Major monitoring campaign launched to improve Ems-Dollart water quality

Published: 28 August 2018

The sludge suspended in the water of the Ems-Dollart region makes it turbid. Led by Rijkswaterstaat, eight ships and eighteen partners began a major survey here today. The monitoring campaign is a unique collaboration involving the Netherlands and Germany: the water management authorities from the two neighbouring countries want to reduce the amount of sludge and improve water quality. Deltares is providing models to predict the effects of potential measures.

The large quantities of sludge in the water of the Ems-Dollart retard the growth of the algae that make up the base of the food chain. Life in the bed of the water and fish also suffer. The large-scale field study starting in the Ems estuary today will provide a clearer picture of how the sludge behaves in the dynamic transition area between the river and the sea (fresh and salt water).

Major advances in understanding of complex transport processes in turbid water

The data that will be collected should provide answers to questions such as: why does sediment travel from the estuary in the direction of the Ems river, why does so much sediment settle in the waterway to the Emden (the link between the river and the estuary), what happens when discharge rates are high, and what is the impact of turbidity in the river on the estuary? The knowledge that Deltares has about modelling turbidity, morphological changes and water quality is being applied here.

Bas van Maren, an expert in sediment transport and morphology, will be on one of the survey vessels: ‘Monitoring campaigns like this with eight ships, seven monitoring frames and so many experts have been unknown since the 1970s. They are very expensive. But by pooling forces, specialised equipment and expertise, it has been possible to get things off the ground. And many of the institutes are actually participating on a voluntary basis because our understanding of complex transport processes in turbid water will be greatly increased.’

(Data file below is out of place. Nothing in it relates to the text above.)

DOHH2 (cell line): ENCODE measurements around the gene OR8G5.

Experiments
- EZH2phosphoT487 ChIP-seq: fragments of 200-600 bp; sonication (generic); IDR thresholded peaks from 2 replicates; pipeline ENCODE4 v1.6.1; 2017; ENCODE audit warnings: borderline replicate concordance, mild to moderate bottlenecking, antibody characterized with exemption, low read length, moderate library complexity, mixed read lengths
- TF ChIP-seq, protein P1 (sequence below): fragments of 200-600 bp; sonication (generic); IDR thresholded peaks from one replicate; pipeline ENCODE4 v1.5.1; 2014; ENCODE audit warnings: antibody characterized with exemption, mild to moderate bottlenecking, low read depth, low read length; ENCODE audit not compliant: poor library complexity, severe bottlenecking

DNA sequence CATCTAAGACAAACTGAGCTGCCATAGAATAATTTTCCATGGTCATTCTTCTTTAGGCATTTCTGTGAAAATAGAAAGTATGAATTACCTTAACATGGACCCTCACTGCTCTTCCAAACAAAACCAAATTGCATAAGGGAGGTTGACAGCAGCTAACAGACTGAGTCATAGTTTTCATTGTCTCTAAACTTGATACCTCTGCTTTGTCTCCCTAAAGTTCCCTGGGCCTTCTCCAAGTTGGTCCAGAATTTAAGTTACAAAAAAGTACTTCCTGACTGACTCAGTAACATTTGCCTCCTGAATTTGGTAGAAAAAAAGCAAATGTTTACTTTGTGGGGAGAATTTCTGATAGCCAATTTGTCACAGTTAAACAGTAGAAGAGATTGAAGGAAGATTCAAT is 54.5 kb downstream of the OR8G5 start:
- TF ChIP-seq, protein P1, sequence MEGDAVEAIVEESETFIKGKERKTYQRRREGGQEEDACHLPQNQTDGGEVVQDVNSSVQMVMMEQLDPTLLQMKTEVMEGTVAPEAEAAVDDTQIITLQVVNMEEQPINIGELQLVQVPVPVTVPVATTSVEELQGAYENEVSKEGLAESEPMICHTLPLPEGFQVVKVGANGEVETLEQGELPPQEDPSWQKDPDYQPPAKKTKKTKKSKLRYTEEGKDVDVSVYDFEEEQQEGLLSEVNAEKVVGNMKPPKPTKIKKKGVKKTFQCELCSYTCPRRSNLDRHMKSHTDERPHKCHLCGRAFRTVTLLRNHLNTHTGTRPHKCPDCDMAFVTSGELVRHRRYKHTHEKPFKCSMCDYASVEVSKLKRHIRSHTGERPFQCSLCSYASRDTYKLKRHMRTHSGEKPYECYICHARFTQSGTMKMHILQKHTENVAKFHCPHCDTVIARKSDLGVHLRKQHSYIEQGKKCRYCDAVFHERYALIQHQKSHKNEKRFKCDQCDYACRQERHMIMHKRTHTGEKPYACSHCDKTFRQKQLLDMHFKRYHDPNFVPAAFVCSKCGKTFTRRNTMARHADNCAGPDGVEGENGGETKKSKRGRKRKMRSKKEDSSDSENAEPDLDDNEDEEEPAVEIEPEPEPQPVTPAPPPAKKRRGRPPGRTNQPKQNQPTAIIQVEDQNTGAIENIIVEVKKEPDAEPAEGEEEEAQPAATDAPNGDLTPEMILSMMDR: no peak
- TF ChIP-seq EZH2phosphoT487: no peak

Results due in the summer of 2019

The first 13-hour measurement from the vessels will be conducted on 28 August. The second round of measurements will take place during the expected high discharge of the Ems river between 9 January and 10 February 2019.

In addition to the surveying work from the ships, ten monitoring frames (see photo) will be installed on the bed of the estuary to measure turbidity, salinity and flow velocity for three weeks at various depths.

Publication of the initial results is expected in the summer of 2019.

Monitoring frame, photo Rijkswaterstaat

Participants in the study

Rijkswaterstaat,  Royal HaskoningDHV, German authorities: BAW-DH, NLWKN Norderney, Bundesanstalt für Gewässerkunde, CAU Kiel, WSA Emden, NLWKN Aurich, Netherlands Institute for Marine Research (NIOZ), International researchers from Oldenburg University, CAU Kiel, University of Warnemünde in Rostock, HR Wallingford, University of Maine, Delft University of Technology, Twente University of Technology and Wageningen University and Research Centre.

Ems-Dollart 2050 Programme

The research is part of the Ems-Dollart 2050 Programme, an initiative of the Dutch Ministries of Infrastructure and Water Management, and Agriculture, Nature and Food Quality, as well as the provincial authority of Groningen. It brings together water authorities, municipalities, ecology organisations and the business community to work together on improving ecology, nature and flood risk management while promoting a sustainable economy and the living environment in the Ems-Dollart region.